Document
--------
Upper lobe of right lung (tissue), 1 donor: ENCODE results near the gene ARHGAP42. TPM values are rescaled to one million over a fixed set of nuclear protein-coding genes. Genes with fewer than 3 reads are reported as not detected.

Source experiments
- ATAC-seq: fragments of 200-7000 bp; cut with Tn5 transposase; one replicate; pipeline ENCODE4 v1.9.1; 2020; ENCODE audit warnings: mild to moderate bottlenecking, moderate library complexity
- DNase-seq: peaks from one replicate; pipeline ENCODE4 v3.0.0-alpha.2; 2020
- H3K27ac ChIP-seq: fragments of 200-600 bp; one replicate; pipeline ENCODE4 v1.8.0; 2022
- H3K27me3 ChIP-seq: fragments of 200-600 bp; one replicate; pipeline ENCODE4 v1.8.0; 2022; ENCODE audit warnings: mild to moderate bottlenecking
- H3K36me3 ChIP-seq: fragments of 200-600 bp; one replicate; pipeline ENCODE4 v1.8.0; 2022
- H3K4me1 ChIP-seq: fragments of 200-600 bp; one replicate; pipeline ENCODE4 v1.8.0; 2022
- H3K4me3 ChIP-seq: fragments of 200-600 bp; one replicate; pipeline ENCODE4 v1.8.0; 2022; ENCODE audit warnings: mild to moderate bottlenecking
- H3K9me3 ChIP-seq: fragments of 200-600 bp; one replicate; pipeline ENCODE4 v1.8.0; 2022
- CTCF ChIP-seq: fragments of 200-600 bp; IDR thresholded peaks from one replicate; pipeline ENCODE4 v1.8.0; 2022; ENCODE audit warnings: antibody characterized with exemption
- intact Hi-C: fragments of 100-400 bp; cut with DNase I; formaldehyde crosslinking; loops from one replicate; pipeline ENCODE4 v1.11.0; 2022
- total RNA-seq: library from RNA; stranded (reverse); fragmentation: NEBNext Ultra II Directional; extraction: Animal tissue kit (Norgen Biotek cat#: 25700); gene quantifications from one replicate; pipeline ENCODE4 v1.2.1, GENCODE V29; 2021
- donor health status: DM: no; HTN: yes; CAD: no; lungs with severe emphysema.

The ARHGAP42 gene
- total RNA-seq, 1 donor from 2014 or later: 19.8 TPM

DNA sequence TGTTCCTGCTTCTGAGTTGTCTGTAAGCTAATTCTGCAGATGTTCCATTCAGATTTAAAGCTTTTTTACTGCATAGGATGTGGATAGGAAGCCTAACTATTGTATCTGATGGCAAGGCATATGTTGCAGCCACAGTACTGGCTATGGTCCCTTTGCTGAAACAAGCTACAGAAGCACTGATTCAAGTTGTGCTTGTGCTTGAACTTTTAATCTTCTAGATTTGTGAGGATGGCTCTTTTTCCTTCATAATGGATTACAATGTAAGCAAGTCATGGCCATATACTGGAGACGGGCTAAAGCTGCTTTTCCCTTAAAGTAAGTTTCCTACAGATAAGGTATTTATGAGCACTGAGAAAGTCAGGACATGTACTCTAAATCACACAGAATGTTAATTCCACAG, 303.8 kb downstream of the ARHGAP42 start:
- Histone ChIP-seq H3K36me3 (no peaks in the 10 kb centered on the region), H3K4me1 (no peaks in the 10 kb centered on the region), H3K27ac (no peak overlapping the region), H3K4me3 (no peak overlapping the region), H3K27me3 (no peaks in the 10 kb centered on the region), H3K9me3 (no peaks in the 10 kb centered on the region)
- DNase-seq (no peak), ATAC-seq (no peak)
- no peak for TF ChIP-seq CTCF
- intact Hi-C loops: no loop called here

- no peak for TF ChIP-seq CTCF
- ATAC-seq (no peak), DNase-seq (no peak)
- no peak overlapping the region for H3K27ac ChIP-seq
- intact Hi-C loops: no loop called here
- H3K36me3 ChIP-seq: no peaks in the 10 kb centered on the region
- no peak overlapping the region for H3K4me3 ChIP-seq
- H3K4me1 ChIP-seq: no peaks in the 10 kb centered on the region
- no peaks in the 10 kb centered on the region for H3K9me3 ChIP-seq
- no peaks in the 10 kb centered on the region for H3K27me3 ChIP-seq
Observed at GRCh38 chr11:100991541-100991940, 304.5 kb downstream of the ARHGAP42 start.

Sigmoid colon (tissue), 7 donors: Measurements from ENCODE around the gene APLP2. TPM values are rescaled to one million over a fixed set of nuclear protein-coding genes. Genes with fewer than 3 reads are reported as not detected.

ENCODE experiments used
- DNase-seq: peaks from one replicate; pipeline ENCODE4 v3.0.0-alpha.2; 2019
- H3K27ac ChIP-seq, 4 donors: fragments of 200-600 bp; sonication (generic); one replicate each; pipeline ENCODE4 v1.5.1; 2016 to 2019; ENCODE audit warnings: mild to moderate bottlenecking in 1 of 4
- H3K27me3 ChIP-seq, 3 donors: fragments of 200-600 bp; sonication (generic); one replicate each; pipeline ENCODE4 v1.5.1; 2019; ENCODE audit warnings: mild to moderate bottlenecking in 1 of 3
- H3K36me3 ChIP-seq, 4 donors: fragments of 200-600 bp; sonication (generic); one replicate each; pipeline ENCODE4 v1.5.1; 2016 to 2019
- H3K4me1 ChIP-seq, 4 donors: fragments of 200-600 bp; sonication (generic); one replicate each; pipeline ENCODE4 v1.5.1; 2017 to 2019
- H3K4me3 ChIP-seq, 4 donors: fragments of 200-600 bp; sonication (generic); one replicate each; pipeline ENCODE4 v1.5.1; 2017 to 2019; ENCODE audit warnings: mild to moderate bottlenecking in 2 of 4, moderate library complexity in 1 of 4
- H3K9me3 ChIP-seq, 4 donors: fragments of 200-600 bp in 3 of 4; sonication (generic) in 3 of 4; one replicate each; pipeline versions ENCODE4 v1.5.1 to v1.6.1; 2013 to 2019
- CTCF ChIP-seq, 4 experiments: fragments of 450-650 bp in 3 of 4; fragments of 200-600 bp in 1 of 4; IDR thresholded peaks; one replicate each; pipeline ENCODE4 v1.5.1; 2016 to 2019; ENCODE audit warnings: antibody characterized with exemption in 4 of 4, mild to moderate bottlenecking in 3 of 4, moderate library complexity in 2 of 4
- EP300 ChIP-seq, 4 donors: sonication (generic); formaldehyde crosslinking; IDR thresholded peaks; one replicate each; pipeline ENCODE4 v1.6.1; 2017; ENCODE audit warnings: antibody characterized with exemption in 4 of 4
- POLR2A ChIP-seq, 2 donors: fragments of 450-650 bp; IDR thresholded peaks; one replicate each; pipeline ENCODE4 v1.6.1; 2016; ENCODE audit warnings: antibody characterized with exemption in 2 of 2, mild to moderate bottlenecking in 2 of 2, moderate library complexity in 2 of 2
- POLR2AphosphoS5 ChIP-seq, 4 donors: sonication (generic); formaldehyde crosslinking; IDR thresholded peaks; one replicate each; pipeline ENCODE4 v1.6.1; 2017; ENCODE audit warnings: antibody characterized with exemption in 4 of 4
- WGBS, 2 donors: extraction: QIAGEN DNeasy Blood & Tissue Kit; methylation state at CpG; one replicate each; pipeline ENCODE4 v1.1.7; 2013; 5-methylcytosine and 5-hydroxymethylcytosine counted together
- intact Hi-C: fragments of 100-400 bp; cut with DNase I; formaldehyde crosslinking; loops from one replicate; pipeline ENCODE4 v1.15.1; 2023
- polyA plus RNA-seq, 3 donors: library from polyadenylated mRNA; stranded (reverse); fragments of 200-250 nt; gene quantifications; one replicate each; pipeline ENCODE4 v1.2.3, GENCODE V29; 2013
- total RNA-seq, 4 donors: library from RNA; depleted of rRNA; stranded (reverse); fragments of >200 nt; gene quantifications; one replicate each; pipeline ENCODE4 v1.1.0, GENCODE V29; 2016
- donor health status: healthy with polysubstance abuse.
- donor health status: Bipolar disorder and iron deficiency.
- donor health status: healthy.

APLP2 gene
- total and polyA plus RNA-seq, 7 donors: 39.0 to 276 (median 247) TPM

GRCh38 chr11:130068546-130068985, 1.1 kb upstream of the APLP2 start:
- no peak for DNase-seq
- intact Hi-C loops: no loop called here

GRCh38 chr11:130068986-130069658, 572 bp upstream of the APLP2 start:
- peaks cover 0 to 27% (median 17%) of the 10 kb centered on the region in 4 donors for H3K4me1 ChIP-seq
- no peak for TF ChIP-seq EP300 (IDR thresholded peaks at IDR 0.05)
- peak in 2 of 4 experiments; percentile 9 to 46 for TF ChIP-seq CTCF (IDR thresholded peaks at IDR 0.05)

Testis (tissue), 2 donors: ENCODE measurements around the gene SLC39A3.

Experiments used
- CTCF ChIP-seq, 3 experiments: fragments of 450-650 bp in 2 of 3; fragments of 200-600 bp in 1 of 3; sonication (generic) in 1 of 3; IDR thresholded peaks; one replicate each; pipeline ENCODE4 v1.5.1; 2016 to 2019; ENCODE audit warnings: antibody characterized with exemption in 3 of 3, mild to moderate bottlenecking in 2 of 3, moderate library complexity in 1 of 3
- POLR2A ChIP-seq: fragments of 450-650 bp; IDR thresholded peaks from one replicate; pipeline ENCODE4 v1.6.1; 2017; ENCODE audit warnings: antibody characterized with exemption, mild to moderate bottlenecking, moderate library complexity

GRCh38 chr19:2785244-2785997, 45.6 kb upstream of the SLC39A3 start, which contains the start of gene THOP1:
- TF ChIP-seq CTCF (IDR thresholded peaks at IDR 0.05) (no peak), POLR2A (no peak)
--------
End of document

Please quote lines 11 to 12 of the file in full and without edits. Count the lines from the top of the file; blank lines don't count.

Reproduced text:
- CTCF ChIP-seq: fragments of 200-600 bp; IDR thresholded peaks from one replicate; pipeline ENCODE4 v1.8.0; 2022; ENCODE audit warnings: antibody characterized with exemption
- intact Hi-C: fragments of 100-400 bp; cut with DNase I; formaldehyde crosslinking; loops from one replicate; pipeline ENCODE4 v1.11.0; 2022